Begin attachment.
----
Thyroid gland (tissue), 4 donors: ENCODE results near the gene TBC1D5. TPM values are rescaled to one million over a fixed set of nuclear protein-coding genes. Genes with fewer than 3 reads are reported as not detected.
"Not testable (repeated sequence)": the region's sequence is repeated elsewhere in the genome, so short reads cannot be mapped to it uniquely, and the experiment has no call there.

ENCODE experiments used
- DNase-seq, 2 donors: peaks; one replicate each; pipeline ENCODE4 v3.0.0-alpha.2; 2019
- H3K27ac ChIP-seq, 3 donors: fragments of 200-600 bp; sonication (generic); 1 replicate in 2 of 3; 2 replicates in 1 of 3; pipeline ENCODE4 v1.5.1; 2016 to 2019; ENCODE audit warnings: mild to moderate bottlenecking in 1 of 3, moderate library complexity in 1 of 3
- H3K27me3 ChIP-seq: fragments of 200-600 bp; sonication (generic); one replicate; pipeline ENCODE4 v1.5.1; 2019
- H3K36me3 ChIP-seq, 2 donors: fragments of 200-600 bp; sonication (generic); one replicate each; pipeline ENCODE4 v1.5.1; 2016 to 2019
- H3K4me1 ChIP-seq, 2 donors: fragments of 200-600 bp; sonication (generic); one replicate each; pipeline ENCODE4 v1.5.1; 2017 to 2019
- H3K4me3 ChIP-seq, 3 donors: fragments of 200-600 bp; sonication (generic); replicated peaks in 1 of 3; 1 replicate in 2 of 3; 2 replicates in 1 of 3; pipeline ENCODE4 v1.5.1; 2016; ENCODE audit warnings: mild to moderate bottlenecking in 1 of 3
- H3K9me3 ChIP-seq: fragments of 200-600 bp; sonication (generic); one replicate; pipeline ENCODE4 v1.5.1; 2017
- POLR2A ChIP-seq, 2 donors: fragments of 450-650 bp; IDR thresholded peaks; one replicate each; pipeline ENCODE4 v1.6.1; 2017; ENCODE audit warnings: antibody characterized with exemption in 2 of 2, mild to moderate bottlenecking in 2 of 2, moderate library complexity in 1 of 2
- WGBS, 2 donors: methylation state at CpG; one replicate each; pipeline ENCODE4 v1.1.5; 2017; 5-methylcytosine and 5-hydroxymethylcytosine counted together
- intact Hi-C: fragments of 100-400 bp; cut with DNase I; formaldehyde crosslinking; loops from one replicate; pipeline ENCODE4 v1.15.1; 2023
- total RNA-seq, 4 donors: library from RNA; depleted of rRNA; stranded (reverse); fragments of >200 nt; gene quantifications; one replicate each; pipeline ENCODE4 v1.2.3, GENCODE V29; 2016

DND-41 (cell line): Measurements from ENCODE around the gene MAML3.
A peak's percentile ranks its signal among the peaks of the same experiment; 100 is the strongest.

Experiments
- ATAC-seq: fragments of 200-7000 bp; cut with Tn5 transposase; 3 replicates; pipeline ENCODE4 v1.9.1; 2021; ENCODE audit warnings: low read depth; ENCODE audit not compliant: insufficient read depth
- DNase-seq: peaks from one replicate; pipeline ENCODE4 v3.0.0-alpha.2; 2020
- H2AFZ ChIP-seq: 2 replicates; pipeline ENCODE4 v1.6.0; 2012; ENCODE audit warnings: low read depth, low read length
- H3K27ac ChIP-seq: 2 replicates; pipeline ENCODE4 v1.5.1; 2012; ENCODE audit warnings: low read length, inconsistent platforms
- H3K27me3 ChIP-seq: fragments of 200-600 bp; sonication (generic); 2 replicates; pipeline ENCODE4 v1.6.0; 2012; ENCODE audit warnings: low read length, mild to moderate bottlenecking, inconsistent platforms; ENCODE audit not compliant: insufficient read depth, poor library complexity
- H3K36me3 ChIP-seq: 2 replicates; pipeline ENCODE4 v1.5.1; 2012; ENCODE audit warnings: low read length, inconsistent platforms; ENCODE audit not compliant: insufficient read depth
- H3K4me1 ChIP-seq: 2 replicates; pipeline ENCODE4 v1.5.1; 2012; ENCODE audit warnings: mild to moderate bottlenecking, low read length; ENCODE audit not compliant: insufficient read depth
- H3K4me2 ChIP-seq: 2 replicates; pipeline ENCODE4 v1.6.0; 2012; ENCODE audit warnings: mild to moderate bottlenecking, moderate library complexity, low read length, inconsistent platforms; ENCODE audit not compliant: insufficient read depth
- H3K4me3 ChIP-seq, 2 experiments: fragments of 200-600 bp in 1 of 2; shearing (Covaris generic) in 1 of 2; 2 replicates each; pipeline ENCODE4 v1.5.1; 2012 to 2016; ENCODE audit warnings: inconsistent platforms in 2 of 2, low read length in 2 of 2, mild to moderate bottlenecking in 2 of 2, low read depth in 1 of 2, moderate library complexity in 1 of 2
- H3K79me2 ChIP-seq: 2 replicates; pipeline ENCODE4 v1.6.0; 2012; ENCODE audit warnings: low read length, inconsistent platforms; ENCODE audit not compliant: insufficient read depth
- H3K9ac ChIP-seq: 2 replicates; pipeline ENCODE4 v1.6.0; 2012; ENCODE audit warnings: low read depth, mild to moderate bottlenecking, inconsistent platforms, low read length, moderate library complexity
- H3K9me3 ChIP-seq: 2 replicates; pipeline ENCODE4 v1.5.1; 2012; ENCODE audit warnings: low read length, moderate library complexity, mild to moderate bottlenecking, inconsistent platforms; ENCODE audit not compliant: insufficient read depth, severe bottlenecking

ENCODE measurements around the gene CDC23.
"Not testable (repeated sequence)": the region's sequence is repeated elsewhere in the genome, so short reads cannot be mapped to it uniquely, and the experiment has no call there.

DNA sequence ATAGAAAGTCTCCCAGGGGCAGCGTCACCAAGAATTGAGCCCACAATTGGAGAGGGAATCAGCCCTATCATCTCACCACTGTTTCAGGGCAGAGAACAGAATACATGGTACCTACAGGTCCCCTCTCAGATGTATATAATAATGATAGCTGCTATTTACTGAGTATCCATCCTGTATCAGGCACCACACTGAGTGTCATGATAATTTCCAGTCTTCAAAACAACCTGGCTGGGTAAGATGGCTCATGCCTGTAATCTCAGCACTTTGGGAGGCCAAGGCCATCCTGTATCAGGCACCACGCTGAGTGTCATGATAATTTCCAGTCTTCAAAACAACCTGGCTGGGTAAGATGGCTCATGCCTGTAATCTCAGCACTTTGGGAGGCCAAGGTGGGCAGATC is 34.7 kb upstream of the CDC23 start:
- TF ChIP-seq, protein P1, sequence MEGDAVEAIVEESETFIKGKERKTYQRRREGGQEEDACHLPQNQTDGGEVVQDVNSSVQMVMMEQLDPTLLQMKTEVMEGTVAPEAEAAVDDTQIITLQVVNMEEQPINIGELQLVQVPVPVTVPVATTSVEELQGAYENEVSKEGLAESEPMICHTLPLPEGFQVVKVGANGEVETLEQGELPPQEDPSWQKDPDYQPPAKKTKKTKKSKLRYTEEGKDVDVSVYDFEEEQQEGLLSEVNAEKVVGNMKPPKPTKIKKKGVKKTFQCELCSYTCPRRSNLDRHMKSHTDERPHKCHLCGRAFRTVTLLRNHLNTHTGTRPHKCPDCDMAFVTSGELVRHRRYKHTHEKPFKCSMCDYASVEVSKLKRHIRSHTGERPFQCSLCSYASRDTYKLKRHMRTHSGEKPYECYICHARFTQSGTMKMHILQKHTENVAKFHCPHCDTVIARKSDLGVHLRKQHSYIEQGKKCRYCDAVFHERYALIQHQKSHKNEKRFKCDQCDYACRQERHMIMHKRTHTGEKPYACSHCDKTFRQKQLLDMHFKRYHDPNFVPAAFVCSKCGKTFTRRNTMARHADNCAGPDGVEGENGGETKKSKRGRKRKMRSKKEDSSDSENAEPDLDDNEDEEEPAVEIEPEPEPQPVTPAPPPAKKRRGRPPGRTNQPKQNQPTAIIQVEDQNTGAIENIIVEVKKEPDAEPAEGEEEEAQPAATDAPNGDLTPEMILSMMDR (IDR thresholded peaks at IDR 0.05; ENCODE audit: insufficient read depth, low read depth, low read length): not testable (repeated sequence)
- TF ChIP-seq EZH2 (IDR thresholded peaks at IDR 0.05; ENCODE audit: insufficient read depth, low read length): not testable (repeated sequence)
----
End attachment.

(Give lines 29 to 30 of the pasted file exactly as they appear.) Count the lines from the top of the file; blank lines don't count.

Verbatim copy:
- H3K9me3 ChIP-seq: 2 replicates; pipeline ENCODE4 v1.5.1; 2012; ENCODE audit warnings: low read length, moderate library complexity, mild to moderate bottlenecking, inconsistent platforms; ENCODE audit not compliant: insufficient read depth, severe bottlenecking

ENCODE measurements around the gene CDC23.